(1977), because the PFF: (1) discriminated against interstate commerce; (2) was not fairly apportioned; and (3) was not fairly related to the services provided by the Division. In support of its claims, plaintiff provided the following data obtained from the New Jersey Department of Treasury: (1) The New Jersey source income reported by all partnerships for tax years 2009-2011 was $26,400,624,146; $42,211,064,190; and $11,679,724,687 respectively. (2) The partnership filing fees received from all entities in tax years 2009-2011 totaled $44,703,658; $47,109,396; and $47,461,768 respectively. (3) The salaries paid to all employees of the Division of Revenue who worked on processing [Gross Income Tax] returns for [fiscal years] 2009-2011 totaled $22,933,753; $18,373,397; and $20,101,294. A-3904-18T1 10 (4) In each tax year 2009-2011, Taxation processed the following number of NJ-1065s: 168,628; 175,517; and 182,745. For each of those tax years, the total returns filed (for all types of income taxes) were about 4.7 to 4.9 million. (5) All amounts collected as the filing fee were deposited into the General Fund, as part of the [Corporate Business Tax], a category in the General Fund. While plaintiff did not challenge the validity of the regulations, it claimed they did not cure the partnership levy through apportionment. Plaintiff asserted the Division could cure the DCC violation by apportioning the $250,000 maximum fee. The Tax Court concluded "[t]here was no fee apportionment for [plaintiff] because the number of its domestic or in-[s]tate partners caused the fee to reach the $250,000 cap." The Division cross-moved for partial summary judgment, arguing the PFF "is a regulatory fee intended to defray administrative costs" associated with "processing, examining, and auditing" plaintiff's partner and partnership returns, and thereby valid under Am. Trucking Ass'ns v. Mich. Pub. Serv. Comm'n,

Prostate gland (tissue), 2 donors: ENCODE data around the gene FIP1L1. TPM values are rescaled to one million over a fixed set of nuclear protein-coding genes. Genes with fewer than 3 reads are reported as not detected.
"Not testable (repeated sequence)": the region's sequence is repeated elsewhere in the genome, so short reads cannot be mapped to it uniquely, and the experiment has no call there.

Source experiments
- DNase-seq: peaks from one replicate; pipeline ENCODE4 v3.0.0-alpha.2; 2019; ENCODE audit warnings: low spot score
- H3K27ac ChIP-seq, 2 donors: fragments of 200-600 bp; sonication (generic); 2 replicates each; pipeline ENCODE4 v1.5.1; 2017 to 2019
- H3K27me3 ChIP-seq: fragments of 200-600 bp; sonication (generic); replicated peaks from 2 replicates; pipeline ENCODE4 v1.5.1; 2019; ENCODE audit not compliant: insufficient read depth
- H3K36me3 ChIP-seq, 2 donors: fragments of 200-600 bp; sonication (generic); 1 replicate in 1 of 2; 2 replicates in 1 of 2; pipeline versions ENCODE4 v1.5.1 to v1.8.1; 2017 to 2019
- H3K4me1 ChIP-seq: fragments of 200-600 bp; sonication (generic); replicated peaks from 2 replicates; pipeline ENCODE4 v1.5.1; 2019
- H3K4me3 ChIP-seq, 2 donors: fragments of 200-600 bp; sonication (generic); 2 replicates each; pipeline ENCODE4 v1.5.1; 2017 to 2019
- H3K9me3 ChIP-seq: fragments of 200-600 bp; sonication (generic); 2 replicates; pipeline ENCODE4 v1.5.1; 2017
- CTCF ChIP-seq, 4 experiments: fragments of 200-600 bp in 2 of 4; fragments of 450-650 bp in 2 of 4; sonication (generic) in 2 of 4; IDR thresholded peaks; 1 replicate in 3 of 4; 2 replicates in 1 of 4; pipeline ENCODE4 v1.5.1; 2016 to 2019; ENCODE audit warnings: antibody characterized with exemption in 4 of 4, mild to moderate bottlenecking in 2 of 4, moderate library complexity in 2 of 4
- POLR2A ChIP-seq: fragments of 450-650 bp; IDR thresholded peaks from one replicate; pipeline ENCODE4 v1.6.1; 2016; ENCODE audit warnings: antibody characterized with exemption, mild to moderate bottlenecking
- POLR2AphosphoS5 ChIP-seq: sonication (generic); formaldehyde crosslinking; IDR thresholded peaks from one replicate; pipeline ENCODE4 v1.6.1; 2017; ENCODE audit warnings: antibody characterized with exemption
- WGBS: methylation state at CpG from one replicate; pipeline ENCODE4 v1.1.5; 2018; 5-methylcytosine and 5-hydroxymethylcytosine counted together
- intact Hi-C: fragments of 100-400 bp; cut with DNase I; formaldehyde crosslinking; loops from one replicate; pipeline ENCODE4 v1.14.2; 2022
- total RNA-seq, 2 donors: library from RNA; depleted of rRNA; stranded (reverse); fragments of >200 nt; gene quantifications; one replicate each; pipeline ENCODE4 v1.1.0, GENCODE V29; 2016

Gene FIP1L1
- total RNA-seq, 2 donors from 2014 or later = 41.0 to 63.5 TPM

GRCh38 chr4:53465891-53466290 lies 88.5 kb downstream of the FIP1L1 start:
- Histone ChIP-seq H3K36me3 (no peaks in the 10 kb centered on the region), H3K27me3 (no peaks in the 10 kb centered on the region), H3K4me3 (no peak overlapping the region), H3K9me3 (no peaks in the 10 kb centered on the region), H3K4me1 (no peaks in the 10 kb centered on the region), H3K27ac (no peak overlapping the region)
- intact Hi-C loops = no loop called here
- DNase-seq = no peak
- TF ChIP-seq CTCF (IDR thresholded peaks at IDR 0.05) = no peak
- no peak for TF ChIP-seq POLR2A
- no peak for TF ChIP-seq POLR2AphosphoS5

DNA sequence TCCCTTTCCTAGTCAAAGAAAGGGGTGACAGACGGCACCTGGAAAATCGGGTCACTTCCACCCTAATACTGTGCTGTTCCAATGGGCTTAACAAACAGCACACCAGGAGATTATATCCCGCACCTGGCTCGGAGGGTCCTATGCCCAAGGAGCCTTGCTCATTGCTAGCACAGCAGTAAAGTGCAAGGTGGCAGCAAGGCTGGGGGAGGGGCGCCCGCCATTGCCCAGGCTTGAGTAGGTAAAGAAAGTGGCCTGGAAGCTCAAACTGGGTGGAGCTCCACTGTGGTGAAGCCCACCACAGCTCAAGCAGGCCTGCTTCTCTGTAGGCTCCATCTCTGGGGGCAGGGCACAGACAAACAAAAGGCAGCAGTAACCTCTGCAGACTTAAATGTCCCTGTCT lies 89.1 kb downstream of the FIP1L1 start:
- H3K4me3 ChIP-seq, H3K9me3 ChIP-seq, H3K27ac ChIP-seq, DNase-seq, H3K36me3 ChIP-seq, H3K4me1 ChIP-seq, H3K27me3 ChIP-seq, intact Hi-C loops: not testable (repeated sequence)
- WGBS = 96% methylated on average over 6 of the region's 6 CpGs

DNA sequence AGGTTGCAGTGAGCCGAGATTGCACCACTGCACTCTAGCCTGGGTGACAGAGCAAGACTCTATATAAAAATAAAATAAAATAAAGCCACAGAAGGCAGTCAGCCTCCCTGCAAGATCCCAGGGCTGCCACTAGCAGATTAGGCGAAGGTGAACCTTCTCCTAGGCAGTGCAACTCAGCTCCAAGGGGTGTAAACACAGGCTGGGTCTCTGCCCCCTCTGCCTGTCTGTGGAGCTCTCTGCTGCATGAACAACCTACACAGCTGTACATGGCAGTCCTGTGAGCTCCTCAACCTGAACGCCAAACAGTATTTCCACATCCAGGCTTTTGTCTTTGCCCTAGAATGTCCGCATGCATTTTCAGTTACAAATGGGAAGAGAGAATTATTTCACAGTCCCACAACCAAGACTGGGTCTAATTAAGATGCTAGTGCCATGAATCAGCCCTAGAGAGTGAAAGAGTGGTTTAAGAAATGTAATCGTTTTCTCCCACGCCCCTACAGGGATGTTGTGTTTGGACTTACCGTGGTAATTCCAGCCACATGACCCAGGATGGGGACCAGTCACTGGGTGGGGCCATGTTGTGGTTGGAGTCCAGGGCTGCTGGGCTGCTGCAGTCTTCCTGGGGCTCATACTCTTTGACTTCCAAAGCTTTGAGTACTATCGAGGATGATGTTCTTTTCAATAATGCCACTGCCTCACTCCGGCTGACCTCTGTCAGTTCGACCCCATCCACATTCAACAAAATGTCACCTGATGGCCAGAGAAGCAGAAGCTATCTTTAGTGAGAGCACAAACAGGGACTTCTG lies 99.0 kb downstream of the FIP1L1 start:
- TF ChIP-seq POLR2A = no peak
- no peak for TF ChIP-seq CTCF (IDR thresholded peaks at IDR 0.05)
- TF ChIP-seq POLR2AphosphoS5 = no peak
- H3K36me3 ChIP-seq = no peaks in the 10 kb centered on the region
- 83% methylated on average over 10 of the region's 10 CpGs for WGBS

(2005) (ATA-Michigan). The Division asserted "the court need only examine whether the amount [of the PFF] is excessive when the benefits to a taxpayer are compared to the State's interests under Pike v. Bruce Church, Inc.,